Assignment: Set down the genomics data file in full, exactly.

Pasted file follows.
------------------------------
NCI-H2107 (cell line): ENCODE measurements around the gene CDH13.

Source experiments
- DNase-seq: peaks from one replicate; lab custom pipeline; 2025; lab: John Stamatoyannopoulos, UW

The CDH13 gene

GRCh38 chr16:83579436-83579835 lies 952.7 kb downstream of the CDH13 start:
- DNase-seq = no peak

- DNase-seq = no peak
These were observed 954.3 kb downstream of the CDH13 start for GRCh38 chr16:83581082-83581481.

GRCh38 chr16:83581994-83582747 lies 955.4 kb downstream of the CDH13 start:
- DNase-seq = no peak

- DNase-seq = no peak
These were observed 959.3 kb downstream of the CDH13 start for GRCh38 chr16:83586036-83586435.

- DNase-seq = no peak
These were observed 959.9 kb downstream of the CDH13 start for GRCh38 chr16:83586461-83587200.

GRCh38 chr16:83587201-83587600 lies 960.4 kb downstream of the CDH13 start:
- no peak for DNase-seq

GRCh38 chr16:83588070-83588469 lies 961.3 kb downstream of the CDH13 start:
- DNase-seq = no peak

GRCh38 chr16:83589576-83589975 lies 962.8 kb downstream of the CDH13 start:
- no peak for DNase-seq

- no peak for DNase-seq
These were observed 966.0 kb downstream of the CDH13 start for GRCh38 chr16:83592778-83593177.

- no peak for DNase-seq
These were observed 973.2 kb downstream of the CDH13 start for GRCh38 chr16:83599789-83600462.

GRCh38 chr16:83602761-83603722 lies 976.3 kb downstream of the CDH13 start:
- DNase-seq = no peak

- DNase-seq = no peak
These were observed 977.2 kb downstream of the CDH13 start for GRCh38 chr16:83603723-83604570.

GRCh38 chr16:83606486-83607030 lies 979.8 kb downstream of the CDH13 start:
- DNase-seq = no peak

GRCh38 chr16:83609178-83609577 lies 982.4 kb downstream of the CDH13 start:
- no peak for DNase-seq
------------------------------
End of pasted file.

NCI-H2107 (cell line): ENCODE measurements around the gene CDH13.

Source experiments
- DNase-seq: peaks from one replicate; lab custom pipeline; 2025; lab: John Stamatoyannopoulos, UW

The CDH13 gene

GRCh38 chr16:83579436-83579835 lies 952.7 kb downstream of the CDH13 start:
- DNase-seq = no peak

- DNase-seq = no peak
These were observed 954.3 kb downstream of the CDH13 start for GRCh38 chr16:83581082-83581481.

GRCh38 chr16:83581994-83582747 lies 955.4 kb downstream of the CDH13 start:
- DNase-seq = no peak

- DNase-seq = no peak
These were observed 959.3 kb downstream of the CDH13 start for GRCh38 chr16:83586036-83586435.

- DNase-seq = no peak
These were observed 959.9 kb downstream of the CDH13 start for GRCh38 chr16:83586461-83587200.

GRCh38 chr16:83587201-83587600 lies 960.4 kb downstream of the CDH13 start:
- no peak for DNase-seq

GRCh38 chr16:83588070-83588469 lies 961.3 kb downstream of the CDH13 start:
- DNase-seq = no peak

GRCh38 chr16:83589576-83589975 lies 962.8 kb downstream of the CDH13 start:
- no peak for DNase-seq

- no peak for DNase-seq
These were observed 966.0 kb downstream of the CDH13 start for GRCh38 chr16:83592778-83593177.

- no peak for DNase-seq
These were observed 973.2 kb downstream of the CDH13 start for GRCh38 chr16:83599789-83600462.

GRCh38 chr16:83602761-83603722 lies 976.3 kb downstream of the CDH13 start:
- DNase-seq = no peak

- DNase-seq = no peak
These were observed 977.2 kb downstream of the CDH13 start for GRCh38 chr16:83603723-83604570.

GRCh38 chr16:83606486-83607030 lies 979.8 kb downstream of the CDH13 start:
- DNase-seq = no peak

GRCh38 chr16:83609178-83609577 lies 982.4 kb downstream of the CDH13 start:
- no peak for DNase-seq